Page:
1/2 cup sugar
1 egg plus one yolk (also at room temperature)
1 teaspoon pure vanilla extract
2 cups flour
1 cup cornstarch
1 teaspoon baking powder
1-2 cups dulce de leche
powdered sugar (optional)

In the bowl of a stand mixer, cream the butter and the sugar.  Add in the egg plus yolk and vanilla and beat over medium speed until incorporated.  In a separate bowl, mix the flour, cornstarch and baking powder together.  (My addition: I sifted the dry ingredients together to make sure there were no lumps.)

Add the flour mixture to the butter mixture and continue mixing until it forms a consistent dough.

Remove the dough from the mixer and divide the dough into two balls.  Wrap the balls in plastic wrap and refrigerate for at least  half an hour or overnight.

Position the baking rack in the middle of the oven. Preheat the oven to 350 degrees Fahrenheit. Unwrap the dough and roll it out (it will be cold and stiff at first) onto a floured surface. 

(My addition: I let the dough sit at room temperature for about a half hour. I rolled the dough in between the 2 sheets of plastic wrap which I used for wrapping the dough to cool in the refrigerator. It made the rolling much easier! No worries about rolling it into a perfect circle like you would with pie crust - as you will be cutting the dough anyway.)

Roll the dough out to about 1/4 inch thickness, then cut with a small round cutter (or a juice glass).  Repeat the rolling and cutting until you have used all the dough.

(My addition: I rotated the dough a quarter turn every so often when rolling -- again, this is easy when the dough is in between the 2 sheets of plastic wrap! Rotating the dough helps ensure that you roll it out evenly, so that one side is not thicker than the other. I floured the rim of my glass before cutting the dough, so that the dough doesn't stick to the glass. As you roll and re-roll the dough scraps, the dough becomes warmer, so you will have to use a lighter hand with the rolling pin. If it gets too soft and you are no longer making clean cuts with your cookie cutter, you can refrigerate the dough again for 20 minutes or so.)

Place the cookies on a parchment-paper lined cookie sheet, and bake for 15 minutes, just until the edges start to brown.

(My addition: I baked them for 6 minutes first, then rotated the cookie sheet 180 degrees-- just to make sure it bakes evenly -- then baked them for another 6 minutes. I only bake one sheet of cookies at a time for even baking.)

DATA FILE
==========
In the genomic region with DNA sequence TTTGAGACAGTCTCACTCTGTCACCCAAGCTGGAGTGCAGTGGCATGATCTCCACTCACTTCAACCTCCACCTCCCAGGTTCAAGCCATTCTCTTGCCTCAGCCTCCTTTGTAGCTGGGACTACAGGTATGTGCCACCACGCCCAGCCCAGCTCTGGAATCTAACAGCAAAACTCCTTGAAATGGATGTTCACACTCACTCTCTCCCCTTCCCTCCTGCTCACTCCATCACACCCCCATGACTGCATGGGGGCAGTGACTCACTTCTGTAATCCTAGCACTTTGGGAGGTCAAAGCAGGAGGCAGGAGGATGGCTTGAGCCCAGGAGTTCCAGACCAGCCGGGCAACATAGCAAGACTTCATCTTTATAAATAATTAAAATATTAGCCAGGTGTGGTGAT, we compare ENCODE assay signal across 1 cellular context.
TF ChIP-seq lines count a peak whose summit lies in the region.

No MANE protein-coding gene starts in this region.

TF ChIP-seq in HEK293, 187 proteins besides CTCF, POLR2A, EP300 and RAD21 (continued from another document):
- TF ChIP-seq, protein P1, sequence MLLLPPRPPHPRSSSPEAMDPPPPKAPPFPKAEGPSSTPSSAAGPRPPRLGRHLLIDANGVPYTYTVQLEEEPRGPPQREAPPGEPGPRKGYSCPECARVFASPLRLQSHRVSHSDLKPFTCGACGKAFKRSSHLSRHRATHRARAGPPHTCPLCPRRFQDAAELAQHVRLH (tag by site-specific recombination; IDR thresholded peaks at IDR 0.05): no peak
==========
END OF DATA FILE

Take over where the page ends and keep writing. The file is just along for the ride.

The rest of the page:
Let the cookies cool completely, and then place a generous dollop of dulce de leche on one cookie, topping with another cookie to make a sandwich.  Press gently together.  Cover in sifted powdered sugar, if desired.

This recipe makes about 30 alfajores. Enjoy with coffee, hot chocolate, or tea!

(The mug above with the word "cocoa" was a present from my nephews! They know how much I love big mugs. Sweet kids :) )

* I used Alton Brown's dulce de leche recipe. Click here. I added a teaspoon of Himalayan pink salt to the recipe to balance the sweetness somewhat, and also to bring out all the flavors. I found that making the dulce de leche a day or so in advance helps, so that it has time to thicken in the refrigerator. You can buy store-bought caramel, but the homemade version is SO WORTH IT. (Was that enough emphasis?). With homemade dulce de leche, you really taste the complexity of the butter and vanilla and cream. It's just amazing. Make sure you use good unsalted butter and really good vanilla extract (not imitation vanilla, which is a sin in my world). I use the Nielsen-Massey brand of Madagascar vanilla. I store the dulce de leche in a glass jar, tightly covered, in the refrigerator. Based on my online reading, it can keep well for a month or so. Not that I would need it for that long ;-)

Pin It!

Tuesday, December 28, 2010

yoga thought for the day: post-holiday reflecting

After the frenzy of the holiday rush and traveling, I am happy to get settled back into my routine. I loved my short-but-sweet visit with my family in the East Coast, seeing my nephews and niece, and spending a fun, relaxing weekend with (some of) my loved ones. Perhaps someday, my whole big family -- now living far apart -- can spend Christmas together. 

I'm thankful that we did not get caught in the recent East Coast blizzard, and that we were able to fly back here in the nick of time.

The day after Christmas, I tend to enjoy my quiet moments. Moments in which I can look back and reflect on the year.

I came across this quote in an article:

"Behind every inner block, every painful feeling, every surge of resentment, is a bit of life force waiting to be freed." - Sally Kempton

What a great thought to ponder on as we prepare to usher in the new year.  What are the inner blocks I am holding? What resentments do I have that I want to let go of and not carry with me into the new year? How can I let go of these to free up some of that "life force", so that I can put in more energy towards the people and things I love and value, the things that lead me to my highest, most authentic self?

Pin It!

Monday, December 27, 2010

joy is in the simple things

During the holidays, it's easy to get wrapped up (no pun intended) in the idea of presents and material things... but at the end of the day, the true happiness lies in the simple things - being together with family and loved ones.

Sure, all the Christmas traditions are great fun:

Watching the children anticipating the arrival of Santa...

The frenzy of presents...

The element of surprise...

But it's also in the simplicity of handwritten gift tags from children...

* "Tita" means "aunt" in the Filipino language.

Children's handmade presents...

Watching my niece scribble with crayons and markers...

A three-hour (or was it four?) game of Monopoly with A., my 10-year-old nephew, my brother, and sister-in-law...

Endless peekaboo and hide and seek games with my niece...

And listening to my favorite Christmas carol Silent Night, while expressing gratitude for this day.

Pin It!

Wednesday, December 22, 2010

something to warm your heart this holiday season